ANYWHERE!! But there's a catch. At first, I assign them to their spots around the room. I change it up each day so that every student gets a chance to read in every or almost every spot. Then, after we've practiced this for a few weeks, I start allowing a few students at a time to choose their own spots. I make this a HUGE deal, and tell students that I will be looking for who is following our 4 rules (read the whole time, stay in one spot, get started right away, work quietly). The students who are doing the best job get to start choosing their own spots around the room. The other students will continue being placed around the room by me, and will practice following the 4 rules until they too earn the privilege of choosing their own spots. If they slide back and are not following the rules, I take the privilege away, and they must practice more before earning it back! I found this to be SUPER effective this year! Take a look below at some of my kiddos' favorite read to self spots…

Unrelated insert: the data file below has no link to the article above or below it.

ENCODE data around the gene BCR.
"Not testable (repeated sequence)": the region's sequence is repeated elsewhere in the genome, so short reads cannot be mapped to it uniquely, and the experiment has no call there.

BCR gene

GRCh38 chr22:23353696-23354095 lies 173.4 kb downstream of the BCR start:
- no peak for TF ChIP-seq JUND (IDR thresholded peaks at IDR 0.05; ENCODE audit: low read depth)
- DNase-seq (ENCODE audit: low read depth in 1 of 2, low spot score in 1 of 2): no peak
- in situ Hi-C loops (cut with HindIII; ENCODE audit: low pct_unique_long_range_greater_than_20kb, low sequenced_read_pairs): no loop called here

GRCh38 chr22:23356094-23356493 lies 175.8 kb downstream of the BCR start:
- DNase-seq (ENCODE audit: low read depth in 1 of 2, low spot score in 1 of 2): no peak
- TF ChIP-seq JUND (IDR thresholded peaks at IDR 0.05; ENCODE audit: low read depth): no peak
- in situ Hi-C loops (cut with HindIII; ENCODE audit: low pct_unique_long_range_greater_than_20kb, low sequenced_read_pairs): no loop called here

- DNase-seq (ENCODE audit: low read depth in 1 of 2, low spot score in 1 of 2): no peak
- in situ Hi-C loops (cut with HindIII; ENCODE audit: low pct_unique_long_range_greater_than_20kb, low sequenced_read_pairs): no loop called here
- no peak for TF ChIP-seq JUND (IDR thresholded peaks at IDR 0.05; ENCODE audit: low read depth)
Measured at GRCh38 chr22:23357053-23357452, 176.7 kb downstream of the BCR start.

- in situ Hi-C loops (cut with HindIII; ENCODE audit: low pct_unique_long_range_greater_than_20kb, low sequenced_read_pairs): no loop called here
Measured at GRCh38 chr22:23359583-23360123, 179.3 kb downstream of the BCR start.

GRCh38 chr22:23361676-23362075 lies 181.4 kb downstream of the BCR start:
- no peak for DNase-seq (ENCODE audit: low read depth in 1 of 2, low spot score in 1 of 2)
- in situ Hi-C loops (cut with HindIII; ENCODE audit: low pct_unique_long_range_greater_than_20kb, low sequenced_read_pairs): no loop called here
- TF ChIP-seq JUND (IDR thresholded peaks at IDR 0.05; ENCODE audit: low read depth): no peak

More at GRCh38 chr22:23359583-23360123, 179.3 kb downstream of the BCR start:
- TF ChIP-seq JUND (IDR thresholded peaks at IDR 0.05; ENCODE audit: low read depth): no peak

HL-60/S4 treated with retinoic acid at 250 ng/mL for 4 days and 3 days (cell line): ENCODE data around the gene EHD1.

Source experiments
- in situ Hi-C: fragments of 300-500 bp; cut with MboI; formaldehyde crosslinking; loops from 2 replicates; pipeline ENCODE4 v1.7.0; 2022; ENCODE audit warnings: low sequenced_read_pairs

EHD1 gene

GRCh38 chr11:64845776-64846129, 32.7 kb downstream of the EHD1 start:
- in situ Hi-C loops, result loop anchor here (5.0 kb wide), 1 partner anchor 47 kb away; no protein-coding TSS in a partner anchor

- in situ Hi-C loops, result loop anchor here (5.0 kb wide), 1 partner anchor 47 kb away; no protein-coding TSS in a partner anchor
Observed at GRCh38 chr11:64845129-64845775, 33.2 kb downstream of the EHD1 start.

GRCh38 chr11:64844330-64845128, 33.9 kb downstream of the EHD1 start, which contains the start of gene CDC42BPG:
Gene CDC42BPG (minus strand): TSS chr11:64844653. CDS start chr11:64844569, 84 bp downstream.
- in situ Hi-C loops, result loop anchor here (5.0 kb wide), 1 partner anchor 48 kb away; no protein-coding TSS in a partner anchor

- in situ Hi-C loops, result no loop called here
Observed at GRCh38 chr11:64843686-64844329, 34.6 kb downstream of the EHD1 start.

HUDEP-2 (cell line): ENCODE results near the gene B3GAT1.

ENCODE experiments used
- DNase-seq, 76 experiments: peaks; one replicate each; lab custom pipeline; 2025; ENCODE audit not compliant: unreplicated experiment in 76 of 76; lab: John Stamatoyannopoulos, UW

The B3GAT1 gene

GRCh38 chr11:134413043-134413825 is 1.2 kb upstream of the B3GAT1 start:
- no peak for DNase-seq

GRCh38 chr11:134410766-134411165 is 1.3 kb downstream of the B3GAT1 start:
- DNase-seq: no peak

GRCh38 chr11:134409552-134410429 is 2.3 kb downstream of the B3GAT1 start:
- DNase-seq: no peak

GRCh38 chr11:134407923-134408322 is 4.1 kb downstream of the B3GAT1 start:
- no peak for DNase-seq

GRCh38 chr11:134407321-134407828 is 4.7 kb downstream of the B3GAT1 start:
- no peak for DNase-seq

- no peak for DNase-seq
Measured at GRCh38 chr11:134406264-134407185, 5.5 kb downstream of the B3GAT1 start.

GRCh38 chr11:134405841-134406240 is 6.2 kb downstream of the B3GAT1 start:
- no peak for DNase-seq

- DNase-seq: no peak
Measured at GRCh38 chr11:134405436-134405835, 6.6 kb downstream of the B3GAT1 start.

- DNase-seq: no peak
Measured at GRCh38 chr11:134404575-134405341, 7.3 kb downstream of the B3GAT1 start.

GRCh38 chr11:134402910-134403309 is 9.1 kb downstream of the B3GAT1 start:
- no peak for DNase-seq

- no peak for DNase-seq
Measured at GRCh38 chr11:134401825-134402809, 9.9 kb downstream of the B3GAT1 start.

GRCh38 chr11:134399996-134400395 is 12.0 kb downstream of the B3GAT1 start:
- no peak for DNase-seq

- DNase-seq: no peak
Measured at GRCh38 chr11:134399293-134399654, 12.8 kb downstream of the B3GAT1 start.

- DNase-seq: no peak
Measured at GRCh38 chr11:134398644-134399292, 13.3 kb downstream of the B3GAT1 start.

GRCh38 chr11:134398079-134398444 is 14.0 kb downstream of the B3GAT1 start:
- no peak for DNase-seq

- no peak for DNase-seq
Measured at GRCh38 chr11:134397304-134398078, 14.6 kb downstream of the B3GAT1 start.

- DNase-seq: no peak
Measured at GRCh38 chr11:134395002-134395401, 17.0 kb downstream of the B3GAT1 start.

As I said above, my students know that if they are not following the 4 rules (read the whole time, stay in one spot, get started right away, work quietly), they will lose their privilege to choose their own read to self spots. We review these 4 rules with hand motions each time before we do read to self, so they are pretty engrained in their brains. I also think that allowing my students to choose both good fit books AND a book of their choice helps to keep them engaged and on task. My goal is to get them to LOVE reading, not force them to read only leveled books!